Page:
Since the age of superannuation was fixed at 58 years for employees/officers who could claim protection of section 11, Regulation 19 providing another alternative for effecting retirement upon the completion of 30 years of service, even though 58 years had not been attained, subject to its occurring first, was said to be an onslaught on that statutory protection, if the Regulation was taken to apply to the service conditions of the existing 215 officers. But in case it was meant to apply prospectively and not to the existing officers, the appellants have no grievance. Secondly it was asserted that on the plain language of Section 11 of the Act, the security of 'tenure" protected in the first part of the provision was not liable to change as the word "tenure" was significantly missing in the later part where under change is postulated. On that basis it was suggested that "tenure" of service could in no event be altered by any change, revision or alteration by the corresponding new bank.

Now let us examine the second argument first. What is protected under section 11(1) on the employee of the corresponding new bank is his right to hold office or service therein on the same tenure at the same remuneration and upon the same terms and conditions and with the same rights and privileges as to bonus, gratuity and other matters, as he would have held the same on the appointed day, if the undertaking of the exiting bank had not been transferred to and vested in the corresponding new bank.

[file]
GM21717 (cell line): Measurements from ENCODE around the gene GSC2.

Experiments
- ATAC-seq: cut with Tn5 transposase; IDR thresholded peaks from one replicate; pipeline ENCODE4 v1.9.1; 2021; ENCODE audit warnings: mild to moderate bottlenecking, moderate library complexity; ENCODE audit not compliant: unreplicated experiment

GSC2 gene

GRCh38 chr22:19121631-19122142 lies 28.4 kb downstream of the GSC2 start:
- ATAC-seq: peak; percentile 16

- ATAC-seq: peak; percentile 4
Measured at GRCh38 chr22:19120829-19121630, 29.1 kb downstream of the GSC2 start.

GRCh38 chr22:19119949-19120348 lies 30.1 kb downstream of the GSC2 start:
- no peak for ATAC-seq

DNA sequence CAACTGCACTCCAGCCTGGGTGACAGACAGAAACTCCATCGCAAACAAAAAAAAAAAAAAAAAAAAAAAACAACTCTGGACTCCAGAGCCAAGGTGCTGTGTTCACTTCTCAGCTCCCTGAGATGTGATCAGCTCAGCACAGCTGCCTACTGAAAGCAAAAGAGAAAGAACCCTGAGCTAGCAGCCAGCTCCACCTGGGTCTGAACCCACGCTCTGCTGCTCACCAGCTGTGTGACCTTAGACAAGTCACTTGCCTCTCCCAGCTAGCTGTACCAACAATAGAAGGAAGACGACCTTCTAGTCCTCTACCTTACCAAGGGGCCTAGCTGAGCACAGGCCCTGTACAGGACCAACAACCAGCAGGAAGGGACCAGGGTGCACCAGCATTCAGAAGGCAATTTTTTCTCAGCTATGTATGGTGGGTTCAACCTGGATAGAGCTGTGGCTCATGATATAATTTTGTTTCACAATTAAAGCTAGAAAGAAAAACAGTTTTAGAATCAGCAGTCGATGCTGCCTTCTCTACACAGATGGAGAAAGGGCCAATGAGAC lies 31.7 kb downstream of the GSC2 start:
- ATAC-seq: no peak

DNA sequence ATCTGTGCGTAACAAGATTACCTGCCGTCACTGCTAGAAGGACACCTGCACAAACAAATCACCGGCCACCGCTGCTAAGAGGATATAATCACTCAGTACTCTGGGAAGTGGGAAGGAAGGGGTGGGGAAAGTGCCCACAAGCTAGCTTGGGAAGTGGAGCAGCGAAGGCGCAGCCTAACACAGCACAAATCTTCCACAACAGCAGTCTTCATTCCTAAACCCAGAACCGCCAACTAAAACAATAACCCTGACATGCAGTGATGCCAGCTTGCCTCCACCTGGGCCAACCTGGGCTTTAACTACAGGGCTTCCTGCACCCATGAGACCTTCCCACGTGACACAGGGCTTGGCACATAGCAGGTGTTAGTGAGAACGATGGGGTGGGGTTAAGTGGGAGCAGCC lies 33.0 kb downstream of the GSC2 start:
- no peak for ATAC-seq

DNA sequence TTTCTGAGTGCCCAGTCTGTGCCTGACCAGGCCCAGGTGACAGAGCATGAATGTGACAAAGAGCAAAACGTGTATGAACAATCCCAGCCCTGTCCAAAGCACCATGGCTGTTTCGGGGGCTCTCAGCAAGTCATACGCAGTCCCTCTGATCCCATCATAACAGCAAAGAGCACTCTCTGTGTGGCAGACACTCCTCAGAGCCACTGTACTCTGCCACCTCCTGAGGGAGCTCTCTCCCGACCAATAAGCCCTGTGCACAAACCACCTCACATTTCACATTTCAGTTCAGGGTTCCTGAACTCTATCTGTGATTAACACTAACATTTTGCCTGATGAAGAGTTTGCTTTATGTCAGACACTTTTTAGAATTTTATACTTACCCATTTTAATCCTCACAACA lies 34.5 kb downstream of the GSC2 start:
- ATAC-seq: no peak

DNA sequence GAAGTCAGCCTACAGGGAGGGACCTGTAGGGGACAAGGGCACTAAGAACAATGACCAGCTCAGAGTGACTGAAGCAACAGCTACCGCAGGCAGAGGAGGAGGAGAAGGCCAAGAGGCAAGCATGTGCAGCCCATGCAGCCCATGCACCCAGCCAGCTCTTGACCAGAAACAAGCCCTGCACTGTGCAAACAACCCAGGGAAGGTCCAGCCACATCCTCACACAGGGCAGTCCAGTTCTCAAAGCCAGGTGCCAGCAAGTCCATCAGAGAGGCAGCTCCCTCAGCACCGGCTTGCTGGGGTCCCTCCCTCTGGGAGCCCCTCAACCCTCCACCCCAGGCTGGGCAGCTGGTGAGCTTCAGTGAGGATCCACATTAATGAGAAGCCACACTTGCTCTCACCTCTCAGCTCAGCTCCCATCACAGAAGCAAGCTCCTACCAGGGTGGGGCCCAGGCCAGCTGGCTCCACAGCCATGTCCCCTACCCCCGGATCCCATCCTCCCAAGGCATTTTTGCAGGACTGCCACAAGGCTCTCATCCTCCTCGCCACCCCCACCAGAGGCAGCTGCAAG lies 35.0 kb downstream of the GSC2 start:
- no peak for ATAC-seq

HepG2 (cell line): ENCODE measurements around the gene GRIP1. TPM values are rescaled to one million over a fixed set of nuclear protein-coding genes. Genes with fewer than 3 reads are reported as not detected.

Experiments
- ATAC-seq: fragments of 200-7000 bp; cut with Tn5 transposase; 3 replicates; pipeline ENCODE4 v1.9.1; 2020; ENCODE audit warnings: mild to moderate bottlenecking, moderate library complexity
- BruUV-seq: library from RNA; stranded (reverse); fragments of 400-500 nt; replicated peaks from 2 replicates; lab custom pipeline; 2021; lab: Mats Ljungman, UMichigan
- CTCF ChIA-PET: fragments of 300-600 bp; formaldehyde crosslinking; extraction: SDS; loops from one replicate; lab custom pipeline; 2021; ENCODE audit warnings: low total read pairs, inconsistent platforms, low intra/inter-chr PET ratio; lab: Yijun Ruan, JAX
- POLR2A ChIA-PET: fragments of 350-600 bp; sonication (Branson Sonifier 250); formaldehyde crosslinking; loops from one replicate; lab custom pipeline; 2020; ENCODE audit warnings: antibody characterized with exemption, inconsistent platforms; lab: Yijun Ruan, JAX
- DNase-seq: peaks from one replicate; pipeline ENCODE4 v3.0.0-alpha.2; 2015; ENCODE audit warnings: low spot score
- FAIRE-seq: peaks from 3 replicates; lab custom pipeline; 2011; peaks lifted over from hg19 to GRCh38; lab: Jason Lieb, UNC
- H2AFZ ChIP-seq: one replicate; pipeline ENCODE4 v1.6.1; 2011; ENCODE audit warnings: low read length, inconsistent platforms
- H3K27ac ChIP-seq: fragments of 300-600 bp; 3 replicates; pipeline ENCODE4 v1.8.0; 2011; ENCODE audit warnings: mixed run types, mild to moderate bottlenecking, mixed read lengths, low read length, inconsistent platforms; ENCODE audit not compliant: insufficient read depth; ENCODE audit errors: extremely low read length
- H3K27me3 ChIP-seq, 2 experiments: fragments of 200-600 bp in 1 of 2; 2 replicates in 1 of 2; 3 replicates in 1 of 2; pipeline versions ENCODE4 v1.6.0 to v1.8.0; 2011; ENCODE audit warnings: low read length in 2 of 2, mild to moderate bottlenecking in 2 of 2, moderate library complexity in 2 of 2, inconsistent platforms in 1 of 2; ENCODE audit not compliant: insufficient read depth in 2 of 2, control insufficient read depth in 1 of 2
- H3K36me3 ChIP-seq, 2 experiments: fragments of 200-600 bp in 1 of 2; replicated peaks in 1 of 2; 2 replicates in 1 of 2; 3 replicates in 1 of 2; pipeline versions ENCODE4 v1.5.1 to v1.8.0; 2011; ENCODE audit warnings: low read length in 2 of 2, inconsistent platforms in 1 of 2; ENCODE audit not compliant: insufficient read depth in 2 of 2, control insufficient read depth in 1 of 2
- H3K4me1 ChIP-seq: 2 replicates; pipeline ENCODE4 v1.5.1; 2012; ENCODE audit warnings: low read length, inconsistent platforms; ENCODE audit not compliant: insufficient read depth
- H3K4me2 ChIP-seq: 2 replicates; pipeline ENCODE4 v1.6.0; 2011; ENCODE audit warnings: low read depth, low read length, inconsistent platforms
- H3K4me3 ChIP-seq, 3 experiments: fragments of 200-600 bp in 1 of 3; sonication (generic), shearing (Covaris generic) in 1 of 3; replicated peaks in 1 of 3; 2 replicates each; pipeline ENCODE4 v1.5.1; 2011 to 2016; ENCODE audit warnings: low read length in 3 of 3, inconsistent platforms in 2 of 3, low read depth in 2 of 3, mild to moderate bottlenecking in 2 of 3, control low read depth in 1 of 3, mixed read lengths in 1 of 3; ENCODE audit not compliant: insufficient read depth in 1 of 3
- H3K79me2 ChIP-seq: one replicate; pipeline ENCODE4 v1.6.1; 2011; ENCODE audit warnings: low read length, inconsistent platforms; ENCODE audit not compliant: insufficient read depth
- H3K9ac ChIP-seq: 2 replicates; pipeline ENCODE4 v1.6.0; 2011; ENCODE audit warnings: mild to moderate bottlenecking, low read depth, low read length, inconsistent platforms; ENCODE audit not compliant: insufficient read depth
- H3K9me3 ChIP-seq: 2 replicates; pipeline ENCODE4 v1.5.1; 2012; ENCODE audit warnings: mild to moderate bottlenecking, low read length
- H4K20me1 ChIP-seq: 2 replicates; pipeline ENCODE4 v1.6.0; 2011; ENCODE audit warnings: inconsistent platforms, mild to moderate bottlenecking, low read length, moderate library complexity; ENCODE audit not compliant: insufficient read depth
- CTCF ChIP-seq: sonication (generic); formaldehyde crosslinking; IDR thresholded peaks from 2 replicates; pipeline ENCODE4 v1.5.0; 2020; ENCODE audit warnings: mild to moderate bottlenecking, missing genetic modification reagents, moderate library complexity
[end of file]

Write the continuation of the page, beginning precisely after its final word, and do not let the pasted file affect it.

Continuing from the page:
That state of affairs is to last unless and until the services of the employee in that bank are terminated or until his removal or other terms and conditions of service are revised or altered by the corresponding new bank under, or in pursuance of any law, or in accordance with any provision which, for the time being, governs his service.